--m_currentCount;
                return s_completed;
            }
            else
            {
                var waiter = new TaskCompletionSource<bool>();
                m_waiters.Enqueue(waiter);
                return waiter.Task;
            }
        }

    }
    public void Release()
    {
        TaskCompletionSource<bool> toRelease = null;
        lock (m_waiters)
        {
            if (m_waiters.Count > 0)
                toRelease = m_waiters.Dequeue();
            else
                ++m_currentCount;
        }
        if (toRelease != null)
            toRelease.SetResult(true);

    }
}

you can use it this way (I suppose that you have an AsyncLock field named blogLock (taken from one of my own projects):

            using (await blogLock.LockAsync())
            {
                using (var stream = await folder.OpenStreamForReadAsync(_blogFileName))
                {
                    using (var reader = new StreamReader(stream))
                    {
                        var json = await reader.ReadToEndAsync();
                        var blog = await JsonConvert.DeserializeObjectAsync<Blog>(json);

                        return blog;
                    }
                }
            }
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I was thinking on the similar lines. However, the whole thing seems intimidating to a kid's eye. Let me break it down! I think I'll figure out database part on my own. Next thing you say (the 'quite cool' thing) 'Web API and Javascript logic' - a bit of elaboration would be helpful. Lastly, the cache part! What is good way to do it? Do we obtain data from servers and store it in local database native to that specific platform? –  akshay2000 Dec 1 '12 at 16:43
    
Ok, I will give you a detailed answer. But could you speak a little more of your app? –  Eilistraee Dec 1 '12 at 21:09
    
Sure. Its really simple. There are lots of items - say Person items. Person class has property category specified inside it. So, there is another class: Category. Person items are sorted on basis of Category - all handled inside the app. So, basically, there are two XML files now (should translate to two tables) - personitems.xml and category.xml. If I were to cache these tables, how should I go about it? I think I have figured out the server scripting stuff by following the tutorials. –  akshay2000 Dec 2 '12 at 12:34
    
Thaks a lot for updated answer. I'm more of a noob though. One last thing: Let's say I prefer databases and decide to use file based database like this, is there any recommended way to handle data both locally and in cloud. What I'm asking is, what is mechanism of caching and not method for that. It it good idea to sync changes based on timestamps? –  akshay2000 Dec 3 '12 at 11:32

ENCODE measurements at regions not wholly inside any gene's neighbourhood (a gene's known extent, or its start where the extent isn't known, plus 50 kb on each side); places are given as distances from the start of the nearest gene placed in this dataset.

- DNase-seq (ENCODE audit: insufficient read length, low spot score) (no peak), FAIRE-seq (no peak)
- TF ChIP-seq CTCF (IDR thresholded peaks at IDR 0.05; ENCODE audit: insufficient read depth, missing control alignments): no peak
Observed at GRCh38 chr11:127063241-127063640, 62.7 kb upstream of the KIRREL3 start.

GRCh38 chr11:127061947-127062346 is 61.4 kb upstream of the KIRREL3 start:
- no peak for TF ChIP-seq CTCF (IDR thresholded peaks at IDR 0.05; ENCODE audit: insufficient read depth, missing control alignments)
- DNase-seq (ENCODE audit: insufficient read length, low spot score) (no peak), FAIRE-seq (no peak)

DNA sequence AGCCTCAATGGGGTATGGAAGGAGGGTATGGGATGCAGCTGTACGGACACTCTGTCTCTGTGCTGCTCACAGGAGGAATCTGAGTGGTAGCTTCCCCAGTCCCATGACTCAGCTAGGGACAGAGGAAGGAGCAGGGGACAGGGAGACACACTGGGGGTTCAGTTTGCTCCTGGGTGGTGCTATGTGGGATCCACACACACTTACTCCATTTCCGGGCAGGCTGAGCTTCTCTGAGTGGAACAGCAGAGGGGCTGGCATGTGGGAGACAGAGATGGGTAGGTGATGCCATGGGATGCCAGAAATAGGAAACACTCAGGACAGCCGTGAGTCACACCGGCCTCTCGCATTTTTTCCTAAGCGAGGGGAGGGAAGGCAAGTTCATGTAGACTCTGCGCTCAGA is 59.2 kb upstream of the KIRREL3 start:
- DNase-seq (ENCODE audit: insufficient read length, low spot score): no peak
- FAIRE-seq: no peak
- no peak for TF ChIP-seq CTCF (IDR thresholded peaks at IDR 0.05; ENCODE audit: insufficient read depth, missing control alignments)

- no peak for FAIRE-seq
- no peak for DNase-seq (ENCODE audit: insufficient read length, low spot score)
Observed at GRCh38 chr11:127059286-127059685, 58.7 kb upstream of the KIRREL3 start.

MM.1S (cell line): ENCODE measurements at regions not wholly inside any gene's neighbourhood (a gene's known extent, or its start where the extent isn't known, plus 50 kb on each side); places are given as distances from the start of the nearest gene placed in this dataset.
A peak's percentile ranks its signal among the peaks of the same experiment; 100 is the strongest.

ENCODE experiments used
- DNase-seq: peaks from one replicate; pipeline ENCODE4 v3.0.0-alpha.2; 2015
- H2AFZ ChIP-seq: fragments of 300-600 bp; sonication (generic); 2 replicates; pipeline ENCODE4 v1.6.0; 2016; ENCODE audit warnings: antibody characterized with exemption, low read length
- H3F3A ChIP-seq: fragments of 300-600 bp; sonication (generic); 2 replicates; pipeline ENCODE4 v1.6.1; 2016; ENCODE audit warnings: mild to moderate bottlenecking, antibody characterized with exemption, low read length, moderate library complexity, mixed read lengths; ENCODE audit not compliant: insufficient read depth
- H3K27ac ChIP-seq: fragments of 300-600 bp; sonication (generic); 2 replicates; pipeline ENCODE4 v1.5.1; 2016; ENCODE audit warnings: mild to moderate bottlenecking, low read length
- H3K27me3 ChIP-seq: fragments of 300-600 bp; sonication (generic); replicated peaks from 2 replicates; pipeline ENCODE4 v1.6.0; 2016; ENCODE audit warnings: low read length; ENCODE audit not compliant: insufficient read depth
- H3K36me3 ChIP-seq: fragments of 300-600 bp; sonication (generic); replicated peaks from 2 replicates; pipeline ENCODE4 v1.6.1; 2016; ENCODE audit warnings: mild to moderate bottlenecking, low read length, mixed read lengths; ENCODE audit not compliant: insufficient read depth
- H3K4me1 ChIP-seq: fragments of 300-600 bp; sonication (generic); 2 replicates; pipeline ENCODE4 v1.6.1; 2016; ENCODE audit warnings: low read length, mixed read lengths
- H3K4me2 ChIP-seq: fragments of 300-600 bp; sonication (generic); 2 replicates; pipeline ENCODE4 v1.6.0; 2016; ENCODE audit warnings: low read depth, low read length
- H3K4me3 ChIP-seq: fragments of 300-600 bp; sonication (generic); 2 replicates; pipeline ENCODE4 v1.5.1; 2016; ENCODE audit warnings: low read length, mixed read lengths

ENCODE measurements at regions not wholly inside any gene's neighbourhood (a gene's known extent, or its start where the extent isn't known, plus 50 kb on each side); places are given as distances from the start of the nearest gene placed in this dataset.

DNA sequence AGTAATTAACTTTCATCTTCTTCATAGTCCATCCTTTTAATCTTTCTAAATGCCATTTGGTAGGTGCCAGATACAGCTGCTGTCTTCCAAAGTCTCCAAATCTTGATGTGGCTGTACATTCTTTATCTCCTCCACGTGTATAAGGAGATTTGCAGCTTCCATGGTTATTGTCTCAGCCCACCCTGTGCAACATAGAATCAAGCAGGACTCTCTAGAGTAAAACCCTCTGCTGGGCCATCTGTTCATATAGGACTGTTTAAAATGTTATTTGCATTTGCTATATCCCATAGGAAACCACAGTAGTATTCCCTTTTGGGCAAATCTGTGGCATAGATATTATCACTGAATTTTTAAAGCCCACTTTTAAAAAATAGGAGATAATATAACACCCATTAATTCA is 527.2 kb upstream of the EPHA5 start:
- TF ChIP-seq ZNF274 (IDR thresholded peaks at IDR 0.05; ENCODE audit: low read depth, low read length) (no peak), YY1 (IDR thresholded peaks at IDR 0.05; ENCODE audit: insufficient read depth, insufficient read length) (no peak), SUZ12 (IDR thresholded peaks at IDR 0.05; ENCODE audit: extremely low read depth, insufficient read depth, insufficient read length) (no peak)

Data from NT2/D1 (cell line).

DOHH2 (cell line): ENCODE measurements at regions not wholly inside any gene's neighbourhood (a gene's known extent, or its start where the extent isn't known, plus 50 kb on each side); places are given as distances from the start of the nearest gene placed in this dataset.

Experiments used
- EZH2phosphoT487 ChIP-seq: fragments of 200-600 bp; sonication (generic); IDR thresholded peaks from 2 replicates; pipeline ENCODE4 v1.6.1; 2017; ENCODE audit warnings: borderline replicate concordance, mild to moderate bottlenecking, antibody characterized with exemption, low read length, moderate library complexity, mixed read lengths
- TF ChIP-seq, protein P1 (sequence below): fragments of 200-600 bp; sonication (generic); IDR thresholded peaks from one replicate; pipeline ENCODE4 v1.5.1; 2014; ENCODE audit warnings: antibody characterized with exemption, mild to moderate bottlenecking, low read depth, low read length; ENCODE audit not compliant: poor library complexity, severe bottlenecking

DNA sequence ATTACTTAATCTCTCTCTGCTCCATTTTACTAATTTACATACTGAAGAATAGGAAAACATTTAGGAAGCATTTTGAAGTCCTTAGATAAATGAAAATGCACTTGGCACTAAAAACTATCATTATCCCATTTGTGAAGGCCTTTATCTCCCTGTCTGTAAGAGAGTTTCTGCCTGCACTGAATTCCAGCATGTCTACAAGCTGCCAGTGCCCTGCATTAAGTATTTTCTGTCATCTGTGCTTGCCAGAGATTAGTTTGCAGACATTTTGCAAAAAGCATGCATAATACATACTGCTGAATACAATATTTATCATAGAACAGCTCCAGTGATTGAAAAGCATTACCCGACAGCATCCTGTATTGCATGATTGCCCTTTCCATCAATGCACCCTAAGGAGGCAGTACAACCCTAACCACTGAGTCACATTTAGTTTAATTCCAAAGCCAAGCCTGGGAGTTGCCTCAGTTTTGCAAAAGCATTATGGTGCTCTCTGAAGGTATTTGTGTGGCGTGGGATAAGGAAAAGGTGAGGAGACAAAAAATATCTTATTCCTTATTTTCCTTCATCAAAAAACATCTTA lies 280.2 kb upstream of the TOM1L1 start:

1  
It really dépends on your app logic, and your expected merging algorithms. If the client can't change the data, it's easy. Cache it, and refresh the cache when internet is available. If the client can change the data, you can use a timestamp to merge, but what happens for instance if your client A get the data with Timestamp 1, change it at time 3 and when attempting to push the change to the server notices that someone (B) changed the data at timestamp 2. (with 1<2<3 ) Should A overwrite B? Or should the changes made by A cancelled? It really dépends on the app logic. –  Eilistraee Dec 4 '12 at 0:16

I've stumbled across this thread because I have basically the exact same problem. What seems staggering to me is that Microsoft makes its own enterprise-class database product (SQL Server), which already has a couple of lightweight, embeddable versions, and yet these seemingly can't be used with Windows 8/Windows Phone 8 applications to provide a local database. And yet MySQL can!

I've tried a couple of times to dabble in writing Windows Phone 8 apps, using my ASP.NET/VB/NET/SQL experience, but I always get bogged down in trying to learn a different way to perform data operations that I can do in my sleep in a web environment and lose interest. Why can't they make it easy to use SQL with W8/WP8 apps?

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If it helps, SQLite now works across WinRT and Windows Phone. Also, Windows Phone already had robust SQL CE for it. –  akshay2000 Aug 16 '13 at 16:23

If the data pertains to the user of the device look at using SQLlite ... there is a question on Stack about SQLlite and local winRT Databases here: Local database storage for WinRT/Metro applications